What To Do If You Get A Lemon Caravan

Article by · August 7, 2018 ·

New caravans and campers in Australia are being registered and trundled out onto the road in ever increasing numbers in pursuit of the Australian nomadic dream. You don’t need grey hair to do it. Heads of all colours are chasing their horizons. Not since the 1970s has Australia been so enamoured with caravans, and they are being sold across Australia in near record numbers. Amongst all those caravans, it’s not really a surprise that some of them come off production lines with faults. Mostly these are minor, but on some occasions, they are more significant. Big enough to put a trip on hold or even compromise safety. 

Most of us understand that minor issues can happen. Most dealers will be happy to fix a leaking tap washer, a faulty tail light or a loose mudflap. Many owners would simply fix it themselves. But faulty brakes, vibration, major appliances not working, roof leaking – these are major problems, and likely to delay your any-coloured nomad dream.

The Australian Competition and Consumer Commission (ACCC) states, “A product or good has a major problem when: it has a problem that would have stopped someone from buying it if they’d known about it; it is unsafe; it is significantly different from the sample or description; it doesn’t do what the business said it would, or what you asked for, and can’t easily be fixed.”

If you find yourself in this position, Australian Consumer Law (ACL) provides two forms of protection: consumer guarantees and warranties.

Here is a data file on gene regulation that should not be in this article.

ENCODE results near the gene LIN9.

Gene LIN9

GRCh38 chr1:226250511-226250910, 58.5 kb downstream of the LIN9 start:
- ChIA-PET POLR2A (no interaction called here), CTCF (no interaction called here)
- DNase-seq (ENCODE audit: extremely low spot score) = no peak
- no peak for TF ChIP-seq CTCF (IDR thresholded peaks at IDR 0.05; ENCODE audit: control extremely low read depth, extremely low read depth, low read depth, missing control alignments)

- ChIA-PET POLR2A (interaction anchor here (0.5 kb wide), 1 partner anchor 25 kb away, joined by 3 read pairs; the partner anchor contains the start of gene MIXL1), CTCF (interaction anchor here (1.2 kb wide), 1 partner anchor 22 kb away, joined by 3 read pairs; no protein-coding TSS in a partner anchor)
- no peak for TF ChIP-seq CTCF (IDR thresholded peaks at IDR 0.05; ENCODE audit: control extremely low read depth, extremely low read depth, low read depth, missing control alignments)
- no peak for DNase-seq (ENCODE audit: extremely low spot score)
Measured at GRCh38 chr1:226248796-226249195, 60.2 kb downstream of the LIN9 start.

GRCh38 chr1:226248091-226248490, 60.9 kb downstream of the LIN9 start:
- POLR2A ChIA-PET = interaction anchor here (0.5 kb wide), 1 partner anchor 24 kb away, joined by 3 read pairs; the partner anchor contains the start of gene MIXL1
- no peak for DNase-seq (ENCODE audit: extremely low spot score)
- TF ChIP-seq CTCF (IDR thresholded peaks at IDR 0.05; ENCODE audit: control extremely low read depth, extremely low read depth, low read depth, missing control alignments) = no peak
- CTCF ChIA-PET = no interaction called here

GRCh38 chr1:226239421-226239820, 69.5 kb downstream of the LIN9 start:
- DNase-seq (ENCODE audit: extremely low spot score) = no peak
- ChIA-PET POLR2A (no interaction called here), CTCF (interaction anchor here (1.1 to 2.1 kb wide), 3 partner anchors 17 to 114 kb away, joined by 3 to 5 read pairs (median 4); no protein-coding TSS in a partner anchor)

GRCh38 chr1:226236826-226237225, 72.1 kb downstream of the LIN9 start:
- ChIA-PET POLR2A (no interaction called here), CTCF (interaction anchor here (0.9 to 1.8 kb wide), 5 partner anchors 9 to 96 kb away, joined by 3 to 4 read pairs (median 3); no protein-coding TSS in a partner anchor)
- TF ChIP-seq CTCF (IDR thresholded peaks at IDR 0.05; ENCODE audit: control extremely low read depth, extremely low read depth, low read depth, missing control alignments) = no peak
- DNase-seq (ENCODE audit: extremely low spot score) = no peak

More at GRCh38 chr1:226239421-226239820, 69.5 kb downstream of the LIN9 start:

A consumer guarantee is a promise that the goods “must be of acceptable quality”, specifically that it’s safe, will last the distance, have no faults, look good and do everything it should. The guarantee applies to products that are either under $40,000 or over $40,000 but normally used for personal or household use, and a caravan or motorhome fits right into those definitions. If it doesn’t live up to those expectations, the ACCC says that you, the consumer, has a right to repair, replacement or refund and compensation for damages and loss. 

Warranties fall into two categories: common warranties and manufacturer’s warranties. A common warranty is where a business makes extra (over the consumer guarantee) “promises or representations verbally or in writing generally about the quality or standard of a good.” These often relate to condition and performance, durability and even the availability of after-sales service or replacement parts. 

A manufacturer’s warranty is a further promise that if the goods (all or part) are no good, they will be repaired or replaced, resupplied or even that the business will provide compensation to the consumer. Between the mechanisms of the Australian Consumer Law and warranties, Australian consumers are well protected against defective products. 

But if you are the unlucky consumer who must seek that protection, where do you start? The best place is your kitchen table. Get the laptop out and write a formal letter to the business from whom you purchased your caravan or camper.

List the defects and include any supporting data, such as photos. State the remedy that you are seeking – repair, replacement or refund. This course of action is universally recommended by caravan industry bodies, state consumer protection agencies, and the ACCC. It is seen as a critical first step to negotiating a remedy. “The retailer who sold you the product or service cannot refuse to help you by sending you to the manufacturer or importer,” says the ACCC. In a perfect world, that’s it! The dealer fixes the problems, the van is ‘as new’ and the next time we see you you’ve got a tan and a collection of corny tea-towels from around Australia.

But what if the dealer doesn’t see it your way, and denies the existence or extent of the defects?